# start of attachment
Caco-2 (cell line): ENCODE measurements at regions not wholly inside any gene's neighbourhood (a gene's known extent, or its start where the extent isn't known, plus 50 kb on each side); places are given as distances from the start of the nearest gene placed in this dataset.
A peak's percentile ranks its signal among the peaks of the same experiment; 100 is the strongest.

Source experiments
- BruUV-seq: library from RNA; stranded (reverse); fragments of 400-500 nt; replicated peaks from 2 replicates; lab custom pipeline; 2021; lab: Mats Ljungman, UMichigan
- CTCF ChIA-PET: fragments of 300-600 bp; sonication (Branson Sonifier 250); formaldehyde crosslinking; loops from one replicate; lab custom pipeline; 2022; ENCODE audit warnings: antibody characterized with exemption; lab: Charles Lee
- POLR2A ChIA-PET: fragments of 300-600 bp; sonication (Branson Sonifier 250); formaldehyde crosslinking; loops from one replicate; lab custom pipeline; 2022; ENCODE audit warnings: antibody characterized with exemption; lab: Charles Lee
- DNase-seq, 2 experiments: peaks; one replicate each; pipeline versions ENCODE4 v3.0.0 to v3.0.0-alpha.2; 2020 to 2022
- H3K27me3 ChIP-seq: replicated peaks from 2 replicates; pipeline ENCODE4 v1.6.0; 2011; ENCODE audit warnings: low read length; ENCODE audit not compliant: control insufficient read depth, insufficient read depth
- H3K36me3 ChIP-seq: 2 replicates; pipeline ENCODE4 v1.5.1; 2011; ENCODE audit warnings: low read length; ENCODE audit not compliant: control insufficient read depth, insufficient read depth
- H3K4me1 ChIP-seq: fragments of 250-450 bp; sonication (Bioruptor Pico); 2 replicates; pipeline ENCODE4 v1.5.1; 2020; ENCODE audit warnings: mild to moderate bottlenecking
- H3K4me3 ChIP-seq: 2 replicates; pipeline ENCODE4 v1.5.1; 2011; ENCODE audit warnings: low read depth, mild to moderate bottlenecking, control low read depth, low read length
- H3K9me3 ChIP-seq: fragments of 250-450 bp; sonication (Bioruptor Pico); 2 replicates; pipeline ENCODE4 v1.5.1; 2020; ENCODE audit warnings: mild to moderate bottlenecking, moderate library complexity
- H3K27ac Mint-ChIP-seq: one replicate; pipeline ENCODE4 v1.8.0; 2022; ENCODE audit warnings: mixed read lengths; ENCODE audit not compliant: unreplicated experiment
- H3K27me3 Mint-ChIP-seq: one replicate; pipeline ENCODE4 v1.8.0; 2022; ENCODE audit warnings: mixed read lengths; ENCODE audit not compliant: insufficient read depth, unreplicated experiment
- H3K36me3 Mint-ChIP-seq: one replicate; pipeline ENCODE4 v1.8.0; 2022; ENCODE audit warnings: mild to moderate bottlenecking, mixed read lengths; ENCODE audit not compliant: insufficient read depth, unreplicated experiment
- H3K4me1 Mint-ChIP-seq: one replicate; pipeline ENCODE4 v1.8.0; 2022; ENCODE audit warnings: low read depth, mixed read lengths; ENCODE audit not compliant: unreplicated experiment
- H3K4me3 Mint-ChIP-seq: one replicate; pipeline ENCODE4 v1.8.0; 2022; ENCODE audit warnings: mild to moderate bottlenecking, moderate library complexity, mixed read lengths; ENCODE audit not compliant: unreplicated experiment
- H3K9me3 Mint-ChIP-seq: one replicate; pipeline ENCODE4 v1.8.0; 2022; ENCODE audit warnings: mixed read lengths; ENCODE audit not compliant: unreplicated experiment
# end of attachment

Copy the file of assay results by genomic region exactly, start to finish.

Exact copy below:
Caco-2 (cell line): ENCODE measurements at regions not wholly inside any gene's neighbourhood (a gene's known extent, or its start where the extent isn't known, plus 50 kb on each side); places are given as distances from the start of the nearest gene placed in this dataset.
A peak's percentile ranks its signal among the peaks of the same experiment; 100 is the strongest.

Source experiments
- BruUV-seq: library from RNA; stranded (reverse); fragments of 400-500 nt; replicated peaks from 2 replicates; lab custom pipeline; 2021; lab: Mats Ljungman, UMichigan
- CTCF ChIA-PET: fragments of 300-600 bp; sonication (Branson Sonifier 250); formaldehyde crosslinking; loops from one replicate; lab custom pipeline; 2022; ENCODE audit warnings: antibody characterized with exemption; lab: Charles Lee
- POLR2A ChIA-PET: fragments of 300-600 bp; sonication (Branson Sonifier 250); formaldehyde crosslinking; loops from one replicate; lab custom pipeline; 2022; ENCODE audit warnings: antibody characterized with exemption; lab: Charles Lee
- DNase-seq, 2 experiments: peaks; one replicate each; pipeline versions ENCODE4 v3.0.0 to v3.0.0-alpha.2; 2020 to 2022
- H3K27me3 ChIP-seq: replicated peaks from 2 replicates; pipeline ENCODE4 v1.6.0; 2011; ENCODE audit warnings: low read length; ENCODE audit not compliant: control insufficient read depth, insufficient read depth
- H3K36me3 ChIP-seq: 2 replicates; pipeline ENCODE4 v1.5.1; 2011; ENCODE audit warnings: low read length; ENCODE audit not compliant: control insufficient read depth, insufficient read depth
- H3K4me1 ChIP-seq: fragments of 250-450 bp; sonication (Bioruptor Pico); 2 replicates; pipeline ENCODE4 v1.5.1; 2020; ENCODE audit warnings: mild to moderate bottlenecking
- H3K4me3 ChIP-seq: 2 replicates; pipeline ENCODE4 v1.5.1; 2011; ENCODE audit warnings: low read depth, mild to moderate bottlenecking, control low read depth, low read length
- H3K9me3 ChIP-seq: fragments of 250-450 bp; sonication (Bioruptor Pico); 2 replicates; pipeline ENCODE4 v1.5.1; 2020; ENCODE audit warnings: mild to moderate bottlenecking, moderate library complexity
- H3K27ac Mint-ChIP-seq: one replicate; pipeline ENCODE4 v1.8.0; 2022; ENCODE audit warnings: mixed read lengths; ENCODE audit not compliant: unreplicated experiment
- H3K27me3 Mint-ChIP-seq: one replicate; pipeline ENCODE4 v1.8.0; 2022; ENCODE audit warnings: mixed read lengths; ENCODE audit not compliant: insufficient read depth, unreplicated experiment
- H3K36me3 Mint-ChIP-seq: one replicate; pipeline ENCODE4 v1.8.0; 2022; ENCODE audit warnings: mild to moderate bottlenecking, mixed read lengths; ENCODE audit not compliant: insufficient read depth, unreplicated experiment
- H3K4me1 Mint-ChIP-seq: one replicate; pipeline ENCODE4 v1.8.0; 2022; ENCODE audit warnings: low read depth, mixed read lengths; ENCODE audit not compliant: unreplicated experiment
- H3K4me3 Mint-ChIP-seq: one replicate; pipeline ENCODE4 v1.8.0; 2022; ENCODE audit warnings: mild to moderate bottlenecking, moderate library complexity, mixed read lengths; ENCODE audit not compliant: unreplicated experiment
- H3K9me3 Mint-ChIP-seq: one replicate; pipeline ENCODE4 v1.8.0; 2022; ENCODE audit warnings: mixed read lengths; ENCODE audit not compliant: unreplicated experiment